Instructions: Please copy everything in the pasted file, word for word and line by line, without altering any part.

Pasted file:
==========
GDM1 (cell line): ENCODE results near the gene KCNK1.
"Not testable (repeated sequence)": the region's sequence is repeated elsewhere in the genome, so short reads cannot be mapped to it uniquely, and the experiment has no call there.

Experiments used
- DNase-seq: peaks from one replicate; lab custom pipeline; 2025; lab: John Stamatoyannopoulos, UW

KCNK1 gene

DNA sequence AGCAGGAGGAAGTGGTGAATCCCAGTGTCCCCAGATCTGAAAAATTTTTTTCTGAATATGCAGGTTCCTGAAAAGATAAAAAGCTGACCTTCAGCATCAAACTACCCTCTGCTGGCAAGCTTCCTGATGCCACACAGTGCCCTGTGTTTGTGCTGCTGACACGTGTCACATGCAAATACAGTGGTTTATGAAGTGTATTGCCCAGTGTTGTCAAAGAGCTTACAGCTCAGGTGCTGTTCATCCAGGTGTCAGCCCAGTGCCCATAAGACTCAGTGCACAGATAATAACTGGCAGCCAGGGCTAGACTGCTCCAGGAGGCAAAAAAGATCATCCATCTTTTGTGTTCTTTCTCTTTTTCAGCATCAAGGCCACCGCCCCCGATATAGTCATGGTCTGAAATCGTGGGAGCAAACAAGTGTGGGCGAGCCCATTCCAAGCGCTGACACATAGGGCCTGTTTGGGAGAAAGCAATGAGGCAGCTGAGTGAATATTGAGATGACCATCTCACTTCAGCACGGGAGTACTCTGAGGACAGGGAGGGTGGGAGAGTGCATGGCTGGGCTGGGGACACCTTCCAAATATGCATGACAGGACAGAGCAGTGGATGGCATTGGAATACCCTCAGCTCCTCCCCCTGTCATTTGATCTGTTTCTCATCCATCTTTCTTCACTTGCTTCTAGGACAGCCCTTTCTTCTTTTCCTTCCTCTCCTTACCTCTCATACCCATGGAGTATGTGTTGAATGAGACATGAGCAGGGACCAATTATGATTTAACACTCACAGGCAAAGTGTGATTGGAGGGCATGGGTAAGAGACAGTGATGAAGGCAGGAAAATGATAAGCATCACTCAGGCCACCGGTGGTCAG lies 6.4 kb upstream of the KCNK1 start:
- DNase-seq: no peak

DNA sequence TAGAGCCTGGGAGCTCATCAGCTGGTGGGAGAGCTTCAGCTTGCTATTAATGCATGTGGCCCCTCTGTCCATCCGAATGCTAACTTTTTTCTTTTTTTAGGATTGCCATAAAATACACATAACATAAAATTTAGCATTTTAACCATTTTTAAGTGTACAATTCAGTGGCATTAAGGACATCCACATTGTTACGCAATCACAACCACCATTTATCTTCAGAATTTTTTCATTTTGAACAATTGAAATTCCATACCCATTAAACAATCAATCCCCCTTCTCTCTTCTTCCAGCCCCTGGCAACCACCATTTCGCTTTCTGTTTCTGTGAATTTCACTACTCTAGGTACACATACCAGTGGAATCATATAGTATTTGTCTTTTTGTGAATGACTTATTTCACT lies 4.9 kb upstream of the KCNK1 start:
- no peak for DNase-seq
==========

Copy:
GDM1 (cell line): ENCODE results near the gene KCNK1.
"Not testable (repeated sequence)": the region's sequence is repeated elsewhere in the genome, so short reads cannot be mapped to it uniquely, and the experiment has no call there.

Experiments used
- DNase-seq: peaks from one replicate; lab custom pipeline; 2025; lab: John Stamatoyannopoulos, UW

KCNK1 gene

DNA sequence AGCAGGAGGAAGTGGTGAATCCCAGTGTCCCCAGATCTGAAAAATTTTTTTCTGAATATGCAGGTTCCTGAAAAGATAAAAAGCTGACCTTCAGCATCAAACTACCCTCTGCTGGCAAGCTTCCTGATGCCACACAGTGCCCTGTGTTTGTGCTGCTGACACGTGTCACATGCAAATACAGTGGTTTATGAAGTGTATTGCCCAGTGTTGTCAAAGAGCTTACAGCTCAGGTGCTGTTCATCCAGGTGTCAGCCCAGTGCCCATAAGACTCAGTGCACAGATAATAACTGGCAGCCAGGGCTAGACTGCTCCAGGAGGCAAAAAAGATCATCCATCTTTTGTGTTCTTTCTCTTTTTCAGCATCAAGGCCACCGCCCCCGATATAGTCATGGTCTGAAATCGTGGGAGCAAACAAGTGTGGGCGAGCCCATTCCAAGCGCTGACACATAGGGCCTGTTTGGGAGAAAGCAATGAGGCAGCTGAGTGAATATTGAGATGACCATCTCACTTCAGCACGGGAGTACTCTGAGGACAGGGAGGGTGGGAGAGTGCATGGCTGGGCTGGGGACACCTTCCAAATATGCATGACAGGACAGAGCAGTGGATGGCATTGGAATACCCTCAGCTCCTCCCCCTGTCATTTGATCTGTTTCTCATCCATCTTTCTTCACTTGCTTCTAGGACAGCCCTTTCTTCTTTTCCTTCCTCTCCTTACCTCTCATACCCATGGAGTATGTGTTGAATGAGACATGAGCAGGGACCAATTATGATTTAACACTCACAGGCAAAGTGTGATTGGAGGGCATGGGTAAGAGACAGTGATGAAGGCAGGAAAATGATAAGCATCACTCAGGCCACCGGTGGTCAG lies 6.4 kb upstream of the KCNK1 start:
- DNase-seq: no peak

DNA sequence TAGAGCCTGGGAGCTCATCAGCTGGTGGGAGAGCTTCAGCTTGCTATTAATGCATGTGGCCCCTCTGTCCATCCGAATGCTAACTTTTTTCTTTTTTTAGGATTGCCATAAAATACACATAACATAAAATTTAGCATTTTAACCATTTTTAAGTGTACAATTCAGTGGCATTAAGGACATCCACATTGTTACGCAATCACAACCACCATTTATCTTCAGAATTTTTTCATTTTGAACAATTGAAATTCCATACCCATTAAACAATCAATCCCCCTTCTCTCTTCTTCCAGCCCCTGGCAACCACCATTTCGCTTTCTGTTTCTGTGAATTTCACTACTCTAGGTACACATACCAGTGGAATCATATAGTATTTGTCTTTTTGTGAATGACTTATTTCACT lies 4.9 kb upstream of the KCNK1 start:
- no peak for DNase-seq